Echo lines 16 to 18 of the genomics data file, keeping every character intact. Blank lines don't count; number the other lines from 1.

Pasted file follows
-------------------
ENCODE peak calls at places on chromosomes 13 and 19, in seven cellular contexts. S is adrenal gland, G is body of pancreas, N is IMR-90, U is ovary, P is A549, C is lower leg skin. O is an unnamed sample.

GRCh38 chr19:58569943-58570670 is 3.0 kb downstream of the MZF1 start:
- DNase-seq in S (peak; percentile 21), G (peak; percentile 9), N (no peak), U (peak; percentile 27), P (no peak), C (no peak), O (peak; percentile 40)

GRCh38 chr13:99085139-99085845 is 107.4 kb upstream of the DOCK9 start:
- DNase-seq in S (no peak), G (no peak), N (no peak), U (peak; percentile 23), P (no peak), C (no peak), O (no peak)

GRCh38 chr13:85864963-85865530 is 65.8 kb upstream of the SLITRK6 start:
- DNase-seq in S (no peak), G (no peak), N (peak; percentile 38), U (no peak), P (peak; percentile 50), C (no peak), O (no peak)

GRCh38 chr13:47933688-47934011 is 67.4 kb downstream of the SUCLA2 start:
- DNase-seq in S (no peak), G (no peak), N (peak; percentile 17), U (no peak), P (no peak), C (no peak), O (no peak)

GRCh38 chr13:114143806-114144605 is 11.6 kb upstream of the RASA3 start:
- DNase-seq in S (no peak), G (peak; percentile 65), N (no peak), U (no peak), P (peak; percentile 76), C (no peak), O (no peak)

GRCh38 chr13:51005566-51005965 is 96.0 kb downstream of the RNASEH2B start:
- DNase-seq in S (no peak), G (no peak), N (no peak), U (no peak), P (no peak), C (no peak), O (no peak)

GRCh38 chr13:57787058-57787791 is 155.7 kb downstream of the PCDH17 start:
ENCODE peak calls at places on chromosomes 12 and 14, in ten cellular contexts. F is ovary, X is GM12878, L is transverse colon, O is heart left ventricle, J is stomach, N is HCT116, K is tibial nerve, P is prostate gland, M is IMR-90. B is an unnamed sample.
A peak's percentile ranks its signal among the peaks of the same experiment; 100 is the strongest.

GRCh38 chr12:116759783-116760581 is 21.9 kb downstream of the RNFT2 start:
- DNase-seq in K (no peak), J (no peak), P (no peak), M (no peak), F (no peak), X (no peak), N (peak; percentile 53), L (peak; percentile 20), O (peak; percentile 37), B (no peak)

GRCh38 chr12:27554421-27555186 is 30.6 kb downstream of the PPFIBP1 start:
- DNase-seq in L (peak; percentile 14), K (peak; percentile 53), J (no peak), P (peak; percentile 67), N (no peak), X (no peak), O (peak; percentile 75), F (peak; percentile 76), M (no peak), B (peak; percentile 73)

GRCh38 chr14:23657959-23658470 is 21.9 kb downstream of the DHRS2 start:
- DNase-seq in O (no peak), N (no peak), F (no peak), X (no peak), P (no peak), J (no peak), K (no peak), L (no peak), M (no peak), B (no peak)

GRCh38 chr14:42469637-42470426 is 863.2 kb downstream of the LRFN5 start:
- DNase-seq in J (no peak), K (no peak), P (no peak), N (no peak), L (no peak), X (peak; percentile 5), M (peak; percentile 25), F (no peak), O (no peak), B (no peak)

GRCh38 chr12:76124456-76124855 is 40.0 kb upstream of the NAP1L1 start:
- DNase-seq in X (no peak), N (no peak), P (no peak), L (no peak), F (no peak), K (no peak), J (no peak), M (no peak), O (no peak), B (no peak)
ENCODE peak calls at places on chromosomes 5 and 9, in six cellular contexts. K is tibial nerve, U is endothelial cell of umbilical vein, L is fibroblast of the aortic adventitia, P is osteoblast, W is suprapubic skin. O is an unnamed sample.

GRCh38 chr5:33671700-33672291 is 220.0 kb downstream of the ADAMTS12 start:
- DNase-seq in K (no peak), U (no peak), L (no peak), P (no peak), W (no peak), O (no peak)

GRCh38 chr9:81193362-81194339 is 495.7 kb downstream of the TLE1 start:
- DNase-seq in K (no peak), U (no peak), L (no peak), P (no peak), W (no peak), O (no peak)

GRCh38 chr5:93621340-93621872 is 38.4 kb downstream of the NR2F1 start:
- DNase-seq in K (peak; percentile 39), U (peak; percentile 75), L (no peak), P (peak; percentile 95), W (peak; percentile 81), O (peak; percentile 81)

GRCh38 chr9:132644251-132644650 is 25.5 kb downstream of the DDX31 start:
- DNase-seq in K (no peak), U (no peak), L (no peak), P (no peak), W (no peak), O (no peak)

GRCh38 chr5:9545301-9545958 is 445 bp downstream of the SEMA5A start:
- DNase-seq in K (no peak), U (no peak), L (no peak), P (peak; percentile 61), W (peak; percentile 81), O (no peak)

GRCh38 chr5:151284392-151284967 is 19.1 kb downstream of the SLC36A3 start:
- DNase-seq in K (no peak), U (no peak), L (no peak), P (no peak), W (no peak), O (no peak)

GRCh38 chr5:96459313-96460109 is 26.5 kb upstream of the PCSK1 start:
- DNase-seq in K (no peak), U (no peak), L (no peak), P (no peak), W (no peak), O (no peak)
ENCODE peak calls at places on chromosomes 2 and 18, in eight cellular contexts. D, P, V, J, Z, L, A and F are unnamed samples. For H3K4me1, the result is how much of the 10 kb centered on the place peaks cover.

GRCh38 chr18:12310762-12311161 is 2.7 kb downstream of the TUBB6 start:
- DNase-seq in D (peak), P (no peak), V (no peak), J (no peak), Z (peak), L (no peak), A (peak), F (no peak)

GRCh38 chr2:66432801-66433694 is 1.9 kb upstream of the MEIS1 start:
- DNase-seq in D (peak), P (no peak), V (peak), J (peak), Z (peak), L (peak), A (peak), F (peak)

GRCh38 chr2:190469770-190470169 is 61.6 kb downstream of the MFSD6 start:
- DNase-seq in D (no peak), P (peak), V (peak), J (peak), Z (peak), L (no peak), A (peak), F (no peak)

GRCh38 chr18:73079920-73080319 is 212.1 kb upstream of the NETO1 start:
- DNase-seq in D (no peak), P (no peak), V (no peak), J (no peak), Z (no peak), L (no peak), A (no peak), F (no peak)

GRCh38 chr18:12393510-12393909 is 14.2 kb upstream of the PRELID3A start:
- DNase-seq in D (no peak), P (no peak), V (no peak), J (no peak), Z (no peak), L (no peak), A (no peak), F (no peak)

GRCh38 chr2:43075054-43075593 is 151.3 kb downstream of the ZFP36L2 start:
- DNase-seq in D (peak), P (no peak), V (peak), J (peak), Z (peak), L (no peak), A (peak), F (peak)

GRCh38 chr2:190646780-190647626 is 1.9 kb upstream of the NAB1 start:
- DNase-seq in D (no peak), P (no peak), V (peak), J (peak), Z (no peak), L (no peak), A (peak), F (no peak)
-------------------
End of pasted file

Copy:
A peak's percentile ranks its signal among the peaks of the same experiment; 100 is the strongest.

GRCh38 chr12:116759783-116760581 is 21.9 kb downstream of the RNFT2 start:
- DNase-seq in K (no peak), J (no peak), P (no peak), M (no peak), F (no peak), X (no peak), N (peak; percentile 53), L (peak; percentile 20), O (peak; percentile 37), B (no peak)